Four products, A, B, C, and D, have been analyzed. Products A and C receive low (poor) evaluations, while products B and D have comparable high evaluations. The company chooses to stop purchasing products A and C due to their poor appraisals.

Products B and D both perform and cost about the same. However, the auditor wants to select only one of these two products.

When this happens in a product audit, we must investigate other factors that could influence which product is best for the company. In this case, the company considered the following:

  • Product B has been used for several years by all the technicians. No additional training is required to use this product.
  • Product B is green certified, whereas product D is not. Because many clients want environmentally preferable cleaning products, this gives product B the upper hand.
  • Product D is sometimes in short supply, which could pose problems in the future.

Adding these factors to the evaluation makes clear that product B is the best choice for this company.

Other benefits

In our scenario, the company decides to purchase and use only product B. Making such a decision has several benefits. The first is cost savings: Eliminating the purchase of the other products will help reduce costs. Further, purchasing large quantities of product B can result in possible discounts from the manufacturer or supplier.

Additional benefits include the following:

  • More closet/truck space: Storing one brand of cleaning solution takes a lot less space than four different ones.
  • Less confusion: Fewer products means minimizing the likelihood of selecting the wrong product for a specific purpose.
  • Greater safety: Different cleaning solutions may have different safety concerns. Minimizing the number of products used helps workers know their products, ensuring worker safety.
  • Revelation: Often when a product audit is conducted, it is the first time we actually evaluate the products used in our everyday work. Expect a few surprises to be uncovered in the process like technician dissatisfaction with a product’s performance.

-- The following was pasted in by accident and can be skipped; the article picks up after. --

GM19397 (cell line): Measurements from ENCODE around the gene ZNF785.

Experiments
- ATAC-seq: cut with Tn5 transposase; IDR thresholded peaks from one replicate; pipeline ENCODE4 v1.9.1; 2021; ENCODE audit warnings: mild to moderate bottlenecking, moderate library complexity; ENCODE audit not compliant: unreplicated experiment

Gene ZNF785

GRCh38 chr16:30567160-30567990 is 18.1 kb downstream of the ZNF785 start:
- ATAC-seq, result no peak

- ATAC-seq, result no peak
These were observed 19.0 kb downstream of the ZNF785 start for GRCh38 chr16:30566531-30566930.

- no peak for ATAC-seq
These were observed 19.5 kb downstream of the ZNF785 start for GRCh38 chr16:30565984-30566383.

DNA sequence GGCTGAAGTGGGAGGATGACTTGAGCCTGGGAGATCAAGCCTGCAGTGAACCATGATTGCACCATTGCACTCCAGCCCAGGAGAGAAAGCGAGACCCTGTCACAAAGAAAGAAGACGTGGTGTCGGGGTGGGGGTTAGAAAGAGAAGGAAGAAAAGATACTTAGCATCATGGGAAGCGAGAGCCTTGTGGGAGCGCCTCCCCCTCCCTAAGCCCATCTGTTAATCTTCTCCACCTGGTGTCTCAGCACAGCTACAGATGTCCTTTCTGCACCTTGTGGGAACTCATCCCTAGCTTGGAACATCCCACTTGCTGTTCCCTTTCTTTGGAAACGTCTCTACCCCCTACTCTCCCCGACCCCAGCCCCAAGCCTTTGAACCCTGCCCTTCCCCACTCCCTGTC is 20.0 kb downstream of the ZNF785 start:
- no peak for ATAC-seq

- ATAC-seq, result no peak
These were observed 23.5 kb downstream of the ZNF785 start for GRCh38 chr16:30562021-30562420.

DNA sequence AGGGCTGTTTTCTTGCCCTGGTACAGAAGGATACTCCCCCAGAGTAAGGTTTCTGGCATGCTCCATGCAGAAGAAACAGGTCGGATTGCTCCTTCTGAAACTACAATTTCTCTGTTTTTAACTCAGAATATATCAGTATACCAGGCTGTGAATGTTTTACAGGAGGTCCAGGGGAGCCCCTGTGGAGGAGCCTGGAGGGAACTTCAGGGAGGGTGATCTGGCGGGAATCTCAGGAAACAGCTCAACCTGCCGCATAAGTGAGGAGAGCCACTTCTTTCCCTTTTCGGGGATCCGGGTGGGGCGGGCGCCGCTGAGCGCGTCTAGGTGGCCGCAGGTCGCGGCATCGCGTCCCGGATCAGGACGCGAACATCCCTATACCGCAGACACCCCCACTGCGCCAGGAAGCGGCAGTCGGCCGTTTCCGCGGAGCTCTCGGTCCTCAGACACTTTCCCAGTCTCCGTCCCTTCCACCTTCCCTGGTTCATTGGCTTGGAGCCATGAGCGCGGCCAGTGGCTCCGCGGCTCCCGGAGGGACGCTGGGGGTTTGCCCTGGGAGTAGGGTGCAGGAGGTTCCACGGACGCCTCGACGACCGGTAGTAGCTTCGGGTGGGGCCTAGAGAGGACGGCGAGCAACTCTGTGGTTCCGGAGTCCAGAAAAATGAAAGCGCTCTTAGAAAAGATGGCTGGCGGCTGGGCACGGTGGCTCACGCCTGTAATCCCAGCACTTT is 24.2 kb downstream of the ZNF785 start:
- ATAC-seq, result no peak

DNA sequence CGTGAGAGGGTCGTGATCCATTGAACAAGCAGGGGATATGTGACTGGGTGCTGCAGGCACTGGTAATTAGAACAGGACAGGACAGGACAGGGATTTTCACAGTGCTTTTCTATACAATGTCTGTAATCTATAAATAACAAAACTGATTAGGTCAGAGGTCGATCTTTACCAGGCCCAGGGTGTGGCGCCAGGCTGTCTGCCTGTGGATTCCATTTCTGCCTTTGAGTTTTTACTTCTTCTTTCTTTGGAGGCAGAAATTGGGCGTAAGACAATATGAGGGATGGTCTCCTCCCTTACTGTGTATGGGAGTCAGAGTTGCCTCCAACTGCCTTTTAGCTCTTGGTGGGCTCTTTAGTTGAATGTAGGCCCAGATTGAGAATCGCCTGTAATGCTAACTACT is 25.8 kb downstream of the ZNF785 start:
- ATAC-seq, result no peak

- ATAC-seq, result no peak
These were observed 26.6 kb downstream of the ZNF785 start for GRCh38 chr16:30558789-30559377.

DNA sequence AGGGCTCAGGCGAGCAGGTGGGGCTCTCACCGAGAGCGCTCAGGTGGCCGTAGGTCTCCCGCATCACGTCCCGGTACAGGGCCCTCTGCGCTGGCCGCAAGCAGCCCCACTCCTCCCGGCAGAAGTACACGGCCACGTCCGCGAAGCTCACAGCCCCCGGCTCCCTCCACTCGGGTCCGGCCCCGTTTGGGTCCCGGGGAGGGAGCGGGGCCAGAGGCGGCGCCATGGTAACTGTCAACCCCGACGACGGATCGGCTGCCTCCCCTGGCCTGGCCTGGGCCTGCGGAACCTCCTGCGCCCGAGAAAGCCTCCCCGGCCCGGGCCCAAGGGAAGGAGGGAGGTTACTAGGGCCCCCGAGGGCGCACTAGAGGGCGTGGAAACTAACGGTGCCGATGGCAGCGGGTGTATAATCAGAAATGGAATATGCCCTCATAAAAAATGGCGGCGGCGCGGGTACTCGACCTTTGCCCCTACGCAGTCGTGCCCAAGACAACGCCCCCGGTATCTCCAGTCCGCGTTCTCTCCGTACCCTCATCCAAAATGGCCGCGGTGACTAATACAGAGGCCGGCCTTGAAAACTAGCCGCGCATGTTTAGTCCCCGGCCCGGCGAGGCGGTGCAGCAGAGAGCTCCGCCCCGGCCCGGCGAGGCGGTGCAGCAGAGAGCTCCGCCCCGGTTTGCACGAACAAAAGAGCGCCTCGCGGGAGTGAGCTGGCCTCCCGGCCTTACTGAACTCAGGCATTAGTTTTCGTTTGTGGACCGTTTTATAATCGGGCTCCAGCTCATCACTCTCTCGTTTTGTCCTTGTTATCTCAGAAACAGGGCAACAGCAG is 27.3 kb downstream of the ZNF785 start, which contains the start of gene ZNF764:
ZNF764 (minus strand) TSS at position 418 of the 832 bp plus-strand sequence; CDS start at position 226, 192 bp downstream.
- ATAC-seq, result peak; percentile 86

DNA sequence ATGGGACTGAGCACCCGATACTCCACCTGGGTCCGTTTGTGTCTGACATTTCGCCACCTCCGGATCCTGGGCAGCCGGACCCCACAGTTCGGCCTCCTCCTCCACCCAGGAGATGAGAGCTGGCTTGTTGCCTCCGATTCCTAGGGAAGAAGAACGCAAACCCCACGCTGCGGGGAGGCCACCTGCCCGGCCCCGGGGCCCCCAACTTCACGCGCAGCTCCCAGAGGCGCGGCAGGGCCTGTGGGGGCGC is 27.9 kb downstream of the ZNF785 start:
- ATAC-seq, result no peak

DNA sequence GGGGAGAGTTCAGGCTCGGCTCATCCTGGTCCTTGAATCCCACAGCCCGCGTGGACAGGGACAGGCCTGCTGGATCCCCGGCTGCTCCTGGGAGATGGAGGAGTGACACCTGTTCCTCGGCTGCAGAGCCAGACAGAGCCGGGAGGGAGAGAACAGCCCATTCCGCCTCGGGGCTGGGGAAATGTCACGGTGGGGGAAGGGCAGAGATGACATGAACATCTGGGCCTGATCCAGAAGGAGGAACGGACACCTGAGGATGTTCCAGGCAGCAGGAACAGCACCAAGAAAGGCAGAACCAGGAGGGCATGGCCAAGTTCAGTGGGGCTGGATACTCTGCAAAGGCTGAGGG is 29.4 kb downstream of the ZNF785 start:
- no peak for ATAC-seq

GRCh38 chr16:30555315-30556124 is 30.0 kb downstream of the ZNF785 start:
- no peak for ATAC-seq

Keep auditing

As to how often a product audit should be conducted, the answer is that it can vary. If no new products are selected or used after completing one product audit, another product audit may not be necessary.

However, new products are often introduced over time. When this happens, companies find they are in the same boat as before, purchasing several products, all used for the same or similar purposes. That’s when it’s time to conduct another product audit and refocus product purchasing once again.


Michael Wilson is AFFLINK’s Vice President of Marketing and Packaging. He has been with the organization since 2005 and provides strategic leadership for the entire supply chain team. Wilson enjoys working with the Wounded Warrior Project, fishing, and improving his cooking skills in his free time. He can be reached through his company website at www.AFFLINK.com.

Cleanfax Staff

Cleanfax provides cleaning and restoration professionals with information designed to help them manage and grow their businesses.